Today the BBC is reporting a survey by the Social Mobility and Child Poverty Commission that says elite firms (lawyers, accountants, financiers, etc) are recruiting graduates who probably went to selective state or private schools. Despite decades of talk of social inclusion these firms are still recruiting mirror images of themselves.
It doesn’t surprise me but I don’t understand why.
I am working for an engineering business on a project designed to showcase the female role models in their business. I asked a senior engineer why it mattered and he said there’s no innovation without creativity and no creativity without diversity.
Encouraging women is obvious for such a traditionally male dominated world, but they’re also driving forward social and racial diversity.
But surely professional and financial services firms want to innovate too? Surely they will benefit from the creative tension of diversity?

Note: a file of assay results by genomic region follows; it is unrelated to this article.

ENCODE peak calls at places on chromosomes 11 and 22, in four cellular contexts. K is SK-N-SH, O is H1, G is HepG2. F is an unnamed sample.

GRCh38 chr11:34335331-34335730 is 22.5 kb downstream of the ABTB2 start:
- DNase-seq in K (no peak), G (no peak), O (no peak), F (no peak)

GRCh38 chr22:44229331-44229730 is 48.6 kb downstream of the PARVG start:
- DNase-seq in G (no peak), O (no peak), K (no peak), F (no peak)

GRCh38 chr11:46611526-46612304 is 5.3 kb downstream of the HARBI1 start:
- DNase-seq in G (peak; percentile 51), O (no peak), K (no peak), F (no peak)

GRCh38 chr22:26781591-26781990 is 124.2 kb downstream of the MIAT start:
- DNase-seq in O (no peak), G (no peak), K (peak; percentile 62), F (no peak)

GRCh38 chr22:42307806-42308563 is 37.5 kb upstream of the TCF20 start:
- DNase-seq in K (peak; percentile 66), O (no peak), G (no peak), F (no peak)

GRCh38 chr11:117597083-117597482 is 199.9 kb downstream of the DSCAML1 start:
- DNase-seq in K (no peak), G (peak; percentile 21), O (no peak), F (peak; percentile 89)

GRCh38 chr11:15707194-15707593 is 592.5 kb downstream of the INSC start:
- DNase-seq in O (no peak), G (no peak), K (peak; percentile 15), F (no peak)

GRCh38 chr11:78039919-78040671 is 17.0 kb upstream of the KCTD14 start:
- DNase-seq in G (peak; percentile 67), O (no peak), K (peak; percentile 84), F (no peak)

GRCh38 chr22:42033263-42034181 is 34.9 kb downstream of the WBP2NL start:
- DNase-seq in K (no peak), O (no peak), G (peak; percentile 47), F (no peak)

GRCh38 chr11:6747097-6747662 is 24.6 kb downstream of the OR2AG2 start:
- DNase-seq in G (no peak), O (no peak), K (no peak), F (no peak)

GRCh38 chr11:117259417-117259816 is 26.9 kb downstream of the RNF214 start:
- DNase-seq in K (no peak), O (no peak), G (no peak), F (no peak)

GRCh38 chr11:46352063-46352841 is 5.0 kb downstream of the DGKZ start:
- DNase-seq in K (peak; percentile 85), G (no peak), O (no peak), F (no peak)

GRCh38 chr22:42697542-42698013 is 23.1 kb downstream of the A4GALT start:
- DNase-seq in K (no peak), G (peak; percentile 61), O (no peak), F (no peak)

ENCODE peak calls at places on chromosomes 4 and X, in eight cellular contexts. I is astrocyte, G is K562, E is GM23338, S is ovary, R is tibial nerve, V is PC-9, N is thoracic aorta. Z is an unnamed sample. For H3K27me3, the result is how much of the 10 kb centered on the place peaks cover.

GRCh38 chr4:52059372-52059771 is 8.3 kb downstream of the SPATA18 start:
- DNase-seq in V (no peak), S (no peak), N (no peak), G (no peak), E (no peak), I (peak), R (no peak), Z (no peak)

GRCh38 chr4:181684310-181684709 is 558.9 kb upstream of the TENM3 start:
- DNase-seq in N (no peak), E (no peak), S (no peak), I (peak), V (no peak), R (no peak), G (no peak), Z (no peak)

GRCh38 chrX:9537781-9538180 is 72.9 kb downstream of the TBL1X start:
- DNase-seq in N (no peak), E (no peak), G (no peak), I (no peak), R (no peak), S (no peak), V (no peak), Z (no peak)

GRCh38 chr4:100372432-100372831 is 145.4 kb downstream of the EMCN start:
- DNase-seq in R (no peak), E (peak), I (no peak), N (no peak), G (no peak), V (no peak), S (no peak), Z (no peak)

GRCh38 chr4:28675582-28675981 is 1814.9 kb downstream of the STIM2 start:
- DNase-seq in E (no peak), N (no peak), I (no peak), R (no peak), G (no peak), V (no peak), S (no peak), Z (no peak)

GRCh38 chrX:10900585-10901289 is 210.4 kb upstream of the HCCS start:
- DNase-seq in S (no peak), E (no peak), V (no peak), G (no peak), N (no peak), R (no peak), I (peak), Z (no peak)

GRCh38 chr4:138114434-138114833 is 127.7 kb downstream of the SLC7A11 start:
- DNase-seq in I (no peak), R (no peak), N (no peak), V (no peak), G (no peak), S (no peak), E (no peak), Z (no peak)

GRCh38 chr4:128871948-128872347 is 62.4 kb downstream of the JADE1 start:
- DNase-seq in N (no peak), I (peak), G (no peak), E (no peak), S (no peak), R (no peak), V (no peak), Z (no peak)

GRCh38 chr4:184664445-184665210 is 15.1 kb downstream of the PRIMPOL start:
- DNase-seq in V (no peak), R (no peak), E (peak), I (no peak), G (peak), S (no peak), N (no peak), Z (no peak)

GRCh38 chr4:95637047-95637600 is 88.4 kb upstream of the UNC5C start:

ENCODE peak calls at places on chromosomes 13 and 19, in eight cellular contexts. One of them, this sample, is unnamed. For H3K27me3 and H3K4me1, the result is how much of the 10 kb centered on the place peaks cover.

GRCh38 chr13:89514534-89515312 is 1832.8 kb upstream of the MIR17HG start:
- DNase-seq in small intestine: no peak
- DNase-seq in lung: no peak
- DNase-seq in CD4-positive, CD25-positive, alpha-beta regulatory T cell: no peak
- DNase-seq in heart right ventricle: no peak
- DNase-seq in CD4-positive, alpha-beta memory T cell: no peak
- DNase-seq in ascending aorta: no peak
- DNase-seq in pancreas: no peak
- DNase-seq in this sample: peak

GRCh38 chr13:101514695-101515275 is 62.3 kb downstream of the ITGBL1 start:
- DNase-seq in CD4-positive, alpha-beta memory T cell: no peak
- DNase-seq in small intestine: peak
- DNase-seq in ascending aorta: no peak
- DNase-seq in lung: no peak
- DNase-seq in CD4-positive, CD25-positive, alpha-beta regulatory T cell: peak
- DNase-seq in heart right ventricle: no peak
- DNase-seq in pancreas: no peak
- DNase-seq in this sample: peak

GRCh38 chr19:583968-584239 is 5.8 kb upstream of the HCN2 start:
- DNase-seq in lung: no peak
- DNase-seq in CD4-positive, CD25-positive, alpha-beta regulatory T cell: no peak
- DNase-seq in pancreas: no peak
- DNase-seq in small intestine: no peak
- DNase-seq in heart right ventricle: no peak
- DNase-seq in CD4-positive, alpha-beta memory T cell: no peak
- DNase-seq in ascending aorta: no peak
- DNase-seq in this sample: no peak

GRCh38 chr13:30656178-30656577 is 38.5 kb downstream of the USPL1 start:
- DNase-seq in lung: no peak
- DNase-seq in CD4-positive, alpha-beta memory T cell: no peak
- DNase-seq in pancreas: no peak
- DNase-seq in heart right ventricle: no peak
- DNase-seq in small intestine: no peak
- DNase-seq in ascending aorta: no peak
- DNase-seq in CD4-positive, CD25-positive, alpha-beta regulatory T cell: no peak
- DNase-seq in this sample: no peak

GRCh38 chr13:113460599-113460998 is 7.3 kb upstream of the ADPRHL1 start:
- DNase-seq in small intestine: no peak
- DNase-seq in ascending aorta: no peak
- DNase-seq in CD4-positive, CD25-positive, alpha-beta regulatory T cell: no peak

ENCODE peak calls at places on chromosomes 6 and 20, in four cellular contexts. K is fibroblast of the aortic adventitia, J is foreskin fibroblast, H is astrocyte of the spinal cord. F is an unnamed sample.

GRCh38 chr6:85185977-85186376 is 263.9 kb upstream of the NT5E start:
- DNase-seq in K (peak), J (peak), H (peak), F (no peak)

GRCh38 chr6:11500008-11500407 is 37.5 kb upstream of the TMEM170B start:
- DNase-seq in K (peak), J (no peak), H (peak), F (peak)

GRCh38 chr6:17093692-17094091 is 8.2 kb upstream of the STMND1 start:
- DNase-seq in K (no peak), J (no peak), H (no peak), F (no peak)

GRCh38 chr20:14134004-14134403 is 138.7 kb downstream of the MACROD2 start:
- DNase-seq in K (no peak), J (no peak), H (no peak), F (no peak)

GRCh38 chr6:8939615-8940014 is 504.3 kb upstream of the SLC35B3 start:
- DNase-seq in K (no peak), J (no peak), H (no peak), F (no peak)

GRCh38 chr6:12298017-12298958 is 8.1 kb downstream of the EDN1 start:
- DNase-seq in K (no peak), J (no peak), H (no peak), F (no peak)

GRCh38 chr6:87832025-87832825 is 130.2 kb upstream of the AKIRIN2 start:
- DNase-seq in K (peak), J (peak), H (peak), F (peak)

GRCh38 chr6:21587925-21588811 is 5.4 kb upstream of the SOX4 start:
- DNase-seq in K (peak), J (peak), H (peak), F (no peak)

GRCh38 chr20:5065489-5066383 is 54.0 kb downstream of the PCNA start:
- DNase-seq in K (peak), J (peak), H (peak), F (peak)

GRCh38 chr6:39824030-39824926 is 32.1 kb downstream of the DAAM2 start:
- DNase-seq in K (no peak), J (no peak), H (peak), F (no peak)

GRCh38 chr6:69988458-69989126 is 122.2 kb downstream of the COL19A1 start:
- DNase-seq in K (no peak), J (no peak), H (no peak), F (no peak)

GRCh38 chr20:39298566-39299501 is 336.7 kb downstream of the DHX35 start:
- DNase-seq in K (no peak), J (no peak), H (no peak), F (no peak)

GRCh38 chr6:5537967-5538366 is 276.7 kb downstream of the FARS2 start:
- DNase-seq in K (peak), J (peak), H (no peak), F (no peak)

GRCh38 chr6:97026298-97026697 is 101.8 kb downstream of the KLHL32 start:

The focus of a dinner in Birmingham last week was employability. The goal was to find ways to encourage a relationship between Birmingham’s young people and the city’s employers, many of which in the city centre are professional and financial services firms typical of the Commission’s report.
The dinner was constructive and those present shared good practice. But change will be small scale and piecemeal until and unless businesses understand the benefits.
Driving forward this type of culture is not easy. People are often frightened of change and there is a commercial risk, after all the firm has been successful so far. But be clear about why and how and support the change process with a strong internal communication programme and the results could be significant.
Standing out from the crowd is difficult in sectors where professional qualifications underpin the service; everyone should have the technical expertise and lay people don’t have the knowledge to work it out anyway. An innovative culture built on a diverse cohort of talented individuals could really set the firm apart.